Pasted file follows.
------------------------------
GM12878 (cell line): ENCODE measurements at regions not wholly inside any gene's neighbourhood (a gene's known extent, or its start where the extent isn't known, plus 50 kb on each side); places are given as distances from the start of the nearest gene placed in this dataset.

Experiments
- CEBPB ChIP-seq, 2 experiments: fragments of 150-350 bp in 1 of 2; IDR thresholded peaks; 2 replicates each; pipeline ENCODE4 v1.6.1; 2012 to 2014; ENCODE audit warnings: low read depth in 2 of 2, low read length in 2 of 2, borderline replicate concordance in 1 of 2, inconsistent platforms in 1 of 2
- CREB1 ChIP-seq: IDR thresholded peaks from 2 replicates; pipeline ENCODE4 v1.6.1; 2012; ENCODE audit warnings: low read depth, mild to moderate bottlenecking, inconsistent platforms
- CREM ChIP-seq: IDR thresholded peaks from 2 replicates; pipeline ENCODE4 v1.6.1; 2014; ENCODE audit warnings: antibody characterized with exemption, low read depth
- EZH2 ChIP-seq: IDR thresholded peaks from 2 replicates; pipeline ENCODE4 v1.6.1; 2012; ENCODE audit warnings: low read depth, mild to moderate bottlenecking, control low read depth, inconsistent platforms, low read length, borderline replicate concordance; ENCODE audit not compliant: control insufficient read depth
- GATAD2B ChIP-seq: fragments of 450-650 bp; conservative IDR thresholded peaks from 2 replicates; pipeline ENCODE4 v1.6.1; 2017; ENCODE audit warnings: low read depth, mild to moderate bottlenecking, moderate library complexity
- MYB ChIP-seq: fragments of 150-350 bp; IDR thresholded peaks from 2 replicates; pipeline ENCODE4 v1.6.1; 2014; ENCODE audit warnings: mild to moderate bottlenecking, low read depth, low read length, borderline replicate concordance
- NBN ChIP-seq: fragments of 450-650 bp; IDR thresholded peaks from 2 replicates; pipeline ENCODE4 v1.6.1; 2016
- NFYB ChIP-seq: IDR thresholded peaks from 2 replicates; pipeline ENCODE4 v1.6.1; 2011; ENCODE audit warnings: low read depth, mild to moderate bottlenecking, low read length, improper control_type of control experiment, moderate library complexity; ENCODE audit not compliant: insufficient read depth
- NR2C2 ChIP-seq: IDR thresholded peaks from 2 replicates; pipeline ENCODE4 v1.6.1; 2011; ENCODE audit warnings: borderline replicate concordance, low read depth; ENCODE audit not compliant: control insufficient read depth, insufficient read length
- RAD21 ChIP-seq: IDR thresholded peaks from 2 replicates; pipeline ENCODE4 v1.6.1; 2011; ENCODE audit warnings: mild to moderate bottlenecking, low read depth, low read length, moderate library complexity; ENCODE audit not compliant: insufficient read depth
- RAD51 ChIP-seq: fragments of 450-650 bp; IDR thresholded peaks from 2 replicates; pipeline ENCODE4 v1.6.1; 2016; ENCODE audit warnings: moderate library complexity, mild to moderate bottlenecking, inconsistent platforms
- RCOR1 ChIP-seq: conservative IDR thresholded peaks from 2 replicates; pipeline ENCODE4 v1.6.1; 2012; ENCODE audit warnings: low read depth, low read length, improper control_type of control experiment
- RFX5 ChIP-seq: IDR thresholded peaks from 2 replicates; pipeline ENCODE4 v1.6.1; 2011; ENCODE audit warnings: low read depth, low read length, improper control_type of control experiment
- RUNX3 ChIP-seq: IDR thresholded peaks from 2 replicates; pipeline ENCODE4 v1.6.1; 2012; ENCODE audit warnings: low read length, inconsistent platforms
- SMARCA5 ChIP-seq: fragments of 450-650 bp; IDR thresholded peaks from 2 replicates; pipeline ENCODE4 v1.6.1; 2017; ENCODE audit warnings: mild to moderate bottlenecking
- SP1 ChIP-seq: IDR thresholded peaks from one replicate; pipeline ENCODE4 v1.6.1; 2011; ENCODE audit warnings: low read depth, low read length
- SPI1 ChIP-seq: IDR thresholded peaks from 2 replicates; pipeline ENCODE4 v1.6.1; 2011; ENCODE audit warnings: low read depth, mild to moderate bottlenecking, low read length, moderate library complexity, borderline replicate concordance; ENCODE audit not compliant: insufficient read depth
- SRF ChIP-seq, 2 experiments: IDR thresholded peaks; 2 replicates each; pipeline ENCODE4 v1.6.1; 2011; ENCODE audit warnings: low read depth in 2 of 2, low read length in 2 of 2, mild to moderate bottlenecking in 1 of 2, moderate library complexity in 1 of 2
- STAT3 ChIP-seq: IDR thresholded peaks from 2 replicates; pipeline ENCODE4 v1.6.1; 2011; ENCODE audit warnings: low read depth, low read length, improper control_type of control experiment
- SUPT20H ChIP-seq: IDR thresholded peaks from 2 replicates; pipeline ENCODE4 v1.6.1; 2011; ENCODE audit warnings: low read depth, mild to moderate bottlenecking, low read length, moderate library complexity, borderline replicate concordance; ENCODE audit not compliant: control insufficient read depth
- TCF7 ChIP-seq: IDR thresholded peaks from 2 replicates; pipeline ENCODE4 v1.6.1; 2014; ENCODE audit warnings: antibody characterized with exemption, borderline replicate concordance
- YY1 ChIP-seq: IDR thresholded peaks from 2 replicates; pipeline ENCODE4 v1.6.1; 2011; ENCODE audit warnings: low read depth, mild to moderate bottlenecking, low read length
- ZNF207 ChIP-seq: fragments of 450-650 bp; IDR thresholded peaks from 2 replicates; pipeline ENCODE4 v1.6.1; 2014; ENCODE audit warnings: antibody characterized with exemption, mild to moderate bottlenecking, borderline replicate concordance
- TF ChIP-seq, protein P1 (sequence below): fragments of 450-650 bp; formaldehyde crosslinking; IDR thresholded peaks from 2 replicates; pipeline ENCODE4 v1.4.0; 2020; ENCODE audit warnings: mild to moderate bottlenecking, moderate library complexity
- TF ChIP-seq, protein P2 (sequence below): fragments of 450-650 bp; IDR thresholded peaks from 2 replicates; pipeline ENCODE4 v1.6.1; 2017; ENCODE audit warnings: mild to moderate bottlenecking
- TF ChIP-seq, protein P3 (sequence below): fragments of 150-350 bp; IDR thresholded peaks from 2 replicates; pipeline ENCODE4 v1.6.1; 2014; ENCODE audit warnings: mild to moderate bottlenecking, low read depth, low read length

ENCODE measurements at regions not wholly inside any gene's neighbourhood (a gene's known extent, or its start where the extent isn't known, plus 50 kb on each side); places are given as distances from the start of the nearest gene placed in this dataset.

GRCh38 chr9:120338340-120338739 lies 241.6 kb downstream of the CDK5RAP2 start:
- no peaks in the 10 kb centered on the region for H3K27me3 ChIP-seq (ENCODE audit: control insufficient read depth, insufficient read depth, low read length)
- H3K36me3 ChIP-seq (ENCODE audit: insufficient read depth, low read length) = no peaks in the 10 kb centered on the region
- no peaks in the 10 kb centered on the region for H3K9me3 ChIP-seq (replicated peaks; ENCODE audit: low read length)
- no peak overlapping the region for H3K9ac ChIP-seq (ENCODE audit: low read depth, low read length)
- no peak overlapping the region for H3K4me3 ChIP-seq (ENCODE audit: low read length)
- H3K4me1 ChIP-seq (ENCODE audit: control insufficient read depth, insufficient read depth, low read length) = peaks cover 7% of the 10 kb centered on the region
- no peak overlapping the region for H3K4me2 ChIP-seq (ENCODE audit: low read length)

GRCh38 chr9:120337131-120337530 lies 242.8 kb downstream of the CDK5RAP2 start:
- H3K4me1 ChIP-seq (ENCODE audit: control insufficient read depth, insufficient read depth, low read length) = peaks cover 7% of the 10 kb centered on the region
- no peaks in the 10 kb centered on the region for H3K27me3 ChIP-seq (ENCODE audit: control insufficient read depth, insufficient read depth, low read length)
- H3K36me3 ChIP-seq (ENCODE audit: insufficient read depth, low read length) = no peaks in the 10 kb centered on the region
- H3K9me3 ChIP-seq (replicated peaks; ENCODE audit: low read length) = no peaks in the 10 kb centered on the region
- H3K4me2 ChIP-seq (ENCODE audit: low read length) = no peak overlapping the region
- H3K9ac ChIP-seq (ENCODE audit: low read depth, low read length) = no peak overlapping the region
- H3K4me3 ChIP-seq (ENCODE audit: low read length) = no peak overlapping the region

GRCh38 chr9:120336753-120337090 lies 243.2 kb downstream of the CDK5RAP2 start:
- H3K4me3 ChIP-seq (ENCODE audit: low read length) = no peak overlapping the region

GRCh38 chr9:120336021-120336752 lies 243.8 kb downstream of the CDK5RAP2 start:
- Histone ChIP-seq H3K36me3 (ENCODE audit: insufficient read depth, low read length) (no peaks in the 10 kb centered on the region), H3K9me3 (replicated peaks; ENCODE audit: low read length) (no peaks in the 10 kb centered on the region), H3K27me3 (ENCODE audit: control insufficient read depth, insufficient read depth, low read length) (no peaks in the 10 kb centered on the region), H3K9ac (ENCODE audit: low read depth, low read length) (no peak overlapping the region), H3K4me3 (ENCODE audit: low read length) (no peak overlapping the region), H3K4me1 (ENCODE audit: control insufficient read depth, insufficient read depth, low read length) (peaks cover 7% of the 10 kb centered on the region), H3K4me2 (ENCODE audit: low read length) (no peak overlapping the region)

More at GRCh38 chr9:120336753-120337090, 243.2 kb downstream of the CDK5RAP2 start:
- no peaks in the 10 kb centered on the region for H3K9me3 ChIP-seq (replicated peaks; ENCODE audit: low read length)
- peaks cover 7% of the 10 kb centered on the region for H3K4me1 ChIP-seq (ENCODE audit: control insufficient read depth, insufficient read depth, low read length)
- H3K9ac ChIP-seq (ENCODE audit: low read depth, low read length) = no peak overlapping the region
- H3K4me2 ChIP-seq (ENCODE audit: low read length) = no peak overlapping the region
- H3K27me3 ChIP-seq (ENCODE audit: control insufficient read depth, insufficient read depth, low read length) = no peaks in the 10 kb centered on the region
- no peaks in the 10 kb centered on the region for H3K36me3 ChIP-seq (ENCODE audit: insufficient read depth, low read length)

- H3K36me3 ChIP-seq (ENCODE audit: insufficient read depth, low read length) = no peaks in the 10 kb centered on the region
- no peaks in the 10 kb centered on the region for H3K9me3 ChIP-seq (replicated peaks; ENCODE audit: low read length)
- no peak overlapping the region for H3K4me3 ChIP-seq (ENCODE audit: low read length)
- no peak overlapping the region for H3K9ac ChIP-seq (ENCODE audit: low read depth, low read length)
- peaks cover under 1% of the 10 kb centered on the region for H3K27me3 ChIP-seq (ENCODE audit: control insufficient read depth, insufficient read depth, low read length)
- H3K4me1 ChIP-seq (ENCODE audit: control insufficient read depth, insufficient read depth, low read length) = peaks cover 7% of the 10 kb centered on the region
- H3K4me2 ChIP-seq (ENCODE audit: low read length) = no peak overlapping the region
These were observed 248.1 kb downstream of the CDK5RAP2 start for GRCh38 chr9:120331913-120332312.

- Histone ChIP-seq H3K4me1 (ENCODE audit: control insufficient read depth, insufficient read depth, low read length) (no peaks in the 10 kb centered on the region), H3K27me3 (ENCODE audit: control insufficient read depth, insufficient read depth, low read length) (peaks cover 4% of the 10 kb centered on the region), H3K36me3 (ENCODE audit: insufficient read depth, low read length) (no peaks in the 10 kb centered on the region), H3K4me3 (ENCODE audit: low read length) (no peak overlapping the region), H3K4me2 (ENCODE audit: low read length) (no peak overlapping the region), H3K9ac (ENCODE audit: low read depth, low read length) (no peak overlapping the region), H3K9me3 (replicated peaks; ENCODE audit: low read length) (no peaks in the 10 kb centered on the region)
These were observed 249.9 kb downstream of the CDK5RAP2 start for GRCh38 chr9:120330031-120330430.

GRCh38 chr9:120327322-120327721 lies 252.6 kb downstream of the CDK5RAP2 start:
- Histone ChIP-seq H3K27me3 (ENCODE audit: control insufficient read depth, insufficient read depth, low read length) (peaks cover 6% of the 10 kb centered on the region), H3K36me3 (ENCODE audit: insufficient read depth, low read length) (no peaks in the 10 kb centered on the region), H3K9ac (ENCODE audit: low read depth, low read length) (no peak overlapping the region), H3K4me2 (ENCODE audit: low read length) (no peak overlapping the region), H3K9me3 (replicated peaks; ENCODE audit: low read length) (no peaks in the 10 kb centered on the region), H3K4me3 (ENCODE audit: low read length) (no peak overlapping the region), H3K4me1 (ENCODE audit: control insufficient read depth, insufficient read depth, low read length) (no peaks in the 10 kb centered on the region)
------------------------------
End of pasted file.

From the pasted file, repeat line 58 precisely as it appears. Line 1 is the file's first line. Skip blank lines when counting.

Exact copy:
- no peaks in the 10 kb centered on the region for H3K9me3 ChIP-seq (replicated peaks; ENCODE audit: low read length)